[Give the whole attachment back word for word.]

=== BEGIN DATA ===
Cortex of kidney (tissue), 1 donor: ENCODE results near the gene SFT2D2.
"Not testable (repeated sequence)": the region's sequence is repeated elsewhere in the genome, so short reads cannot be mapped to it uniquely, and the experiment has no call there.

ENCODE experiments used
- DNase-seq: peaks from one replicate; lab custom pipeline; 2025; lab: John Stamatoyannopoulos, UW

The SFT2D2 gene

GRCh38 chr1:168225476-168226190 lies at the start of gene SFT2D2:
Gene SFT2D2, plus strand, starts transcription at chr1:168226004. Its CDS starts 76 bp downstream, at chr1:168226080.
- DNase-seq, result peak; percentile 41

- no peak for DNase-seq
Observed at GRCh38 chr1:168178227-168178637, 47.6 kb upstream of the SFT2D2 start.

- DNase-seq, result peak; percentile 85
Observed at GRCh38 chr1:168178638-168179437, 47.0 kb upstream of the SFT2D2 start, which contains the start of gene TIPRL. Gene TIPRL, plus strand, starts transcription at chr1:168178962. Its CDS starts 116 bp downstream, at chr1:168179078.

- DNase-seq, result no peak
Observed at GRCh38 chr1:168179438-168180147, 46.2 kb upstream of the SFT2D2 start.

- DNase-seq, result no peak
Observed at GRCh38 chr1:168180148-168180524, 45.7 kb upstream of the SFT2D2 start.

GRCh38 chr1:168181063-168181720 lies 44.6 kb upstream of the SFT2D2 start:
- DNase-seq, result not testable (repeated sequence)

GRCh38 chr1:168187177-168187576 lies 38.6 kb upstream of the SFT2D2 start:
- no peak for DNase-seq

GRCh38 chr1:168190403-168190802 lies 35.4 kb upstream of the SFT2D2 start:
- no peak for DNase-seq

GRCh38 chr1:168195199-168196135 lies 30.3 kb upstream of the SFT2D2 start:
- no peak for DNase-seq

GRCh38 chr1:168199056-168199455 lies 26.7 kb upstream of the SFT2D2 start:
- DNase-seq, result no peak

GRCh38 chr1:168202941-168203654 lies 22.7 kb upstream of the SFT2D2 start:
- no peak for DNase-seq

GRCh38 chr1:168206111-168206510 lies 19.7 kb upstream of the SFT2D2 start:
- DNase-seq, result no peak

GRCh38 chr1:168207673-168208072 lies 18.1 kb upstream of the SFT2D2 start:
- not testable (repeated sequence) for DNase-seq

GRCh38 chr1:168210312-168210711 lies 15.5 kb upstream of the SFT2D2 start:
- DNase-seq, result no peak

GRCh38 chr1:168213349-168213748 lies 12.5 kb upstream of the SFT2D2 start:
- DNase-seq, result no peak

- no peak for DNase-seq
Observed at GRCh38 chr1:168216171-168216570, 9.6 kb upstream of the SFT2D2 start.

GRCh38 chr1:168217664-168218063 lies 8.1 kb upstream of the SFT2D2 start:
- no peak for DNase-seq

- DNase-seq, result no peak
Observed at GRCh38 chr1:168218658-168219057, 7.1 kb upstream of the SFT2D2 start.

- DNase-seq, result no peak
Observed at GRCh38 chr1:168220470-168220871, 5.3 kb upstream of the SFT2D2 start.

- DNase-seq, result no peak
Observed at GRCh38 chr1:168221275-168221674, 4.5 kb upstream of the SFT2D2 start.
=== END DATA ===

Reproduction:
Cortex of kidney (tissue), 1 donor: ENCODE results near the gene SFT2D2.
"Not testable (repeated sequence)": the region's sequence is repeated elsewhere in the genome, so short reads cannot be mapped to it uniquely, and the experiment has no call there.

ENCODE experiments used
- DNase-seq: peaks from one replicate; lab custom pipeline; 2025; lab: John Stamatoyannopoulos, UW

The SFT2D2 gene

GRCh38 chr1:168225476-168226190 lies at the start of gene SFT2D2:
Gene SFT2D2, plus strand, starts transcription at chr1:168226004. Its CDS starts 76 bp downstream, at chr1:168226080.
- DNase-seq, result peak; percentile 41

- no peak for DNase-seq
Observed at GRCh38 chr1:168178227-168178637, 47.6 kb upstream of the SFT2D2 start.

- DNase-seq, result peak; percentile 85
Observed at GRCh38 chr1:168178638-168179437, 47.0 kb upstream of the SFT2D2 start, which contains the start of gene TIPRL. Gene TIPRL, plus strand, starts transcription at chr1:168178962. Its CDS starts 116 bp downstream, at chr1:168179078.

- DNase-seq, result no peak
Observed at GRCh38 chr1:168179438-168180147, 46.2 kb upstream of the SFT2D2 start.

- DNase-seq, result no peak
Observed at GRCh38 chr1:168180148-168180524, 45.7 kb upstream of the SFT2D2 start.

GRCh38 chr1:168181063-168181720 lies 44.6 kb upstream of the SFT2D2 start:
- DNase-seq, result not testable (repeated sequence)

GRCh38 chr1:168187177-168187576 lies 38.6 kb upstream of the SFT2D2 start:
- no peak for DNase-seq

GRCh38 chr1:168190403-168190802 lies 35.4 kb upstream of the SFT2D2 start:
- no peak for DNase-seq

GRCh38 chr1:168195199-168196135 lies 30.3 kb upstream of the SFT2D2 start:
- no peak for DNase-seq

GRCh38 chr1:168199056-168199455 lies 26.7 kb upstream of the SFT2D2 start:
- DNase-seq, result no peak

GRCh38 chr1:168202941-168203654 lies 22.7 kb upstream of the SFT2D2 start:
- no peak for DNase-seq

GRCh38 chr1:168206111-168206510 lies 19.7 kb upstream of the SFT2D2 start:
- DNase-seq, result no peak

GRCh38 chr1:168207673-168208072 lies 18.1 kb upstream of the SFT2D2 start:
- not testable (repeated sequence) for DNase-seq

GRCh38 chr1:168210312-168210711 lies 15.5 kb upstream of the SFT2D2 start:
- DNase-seq, result no peak

GRCh38 chr1:168213349-168213748 lies 12.5 kb upstream of the SFT2D2 start:
- DNase-seq, result no peak

- no peak for DNase-seq
Observed at GRCh38 chr1:168216171-168216570, 9.6 kb upstream of the SFT2D2 start.

GRCh38 chr1:168217664-168218063 lies 8.1 kb upstream of the SFT2D2 start:
- no peak for DNase-seq

- DNase-seq, result no peak
Observed at GRCh38 chr1:168218658-168219057, 7.1 kb upstream of the SFT2D2 start.

- DNase-seq, result no peak
Observed at GRCh38 chr1:168220470-168220871, 5.3 kb upstream of the SFT2D2 start.

- DNase-seq, result no peak
Observed at GRCh38 chr1:168221275-168221674, 4.5 kb upstream of the SFT2D2 start.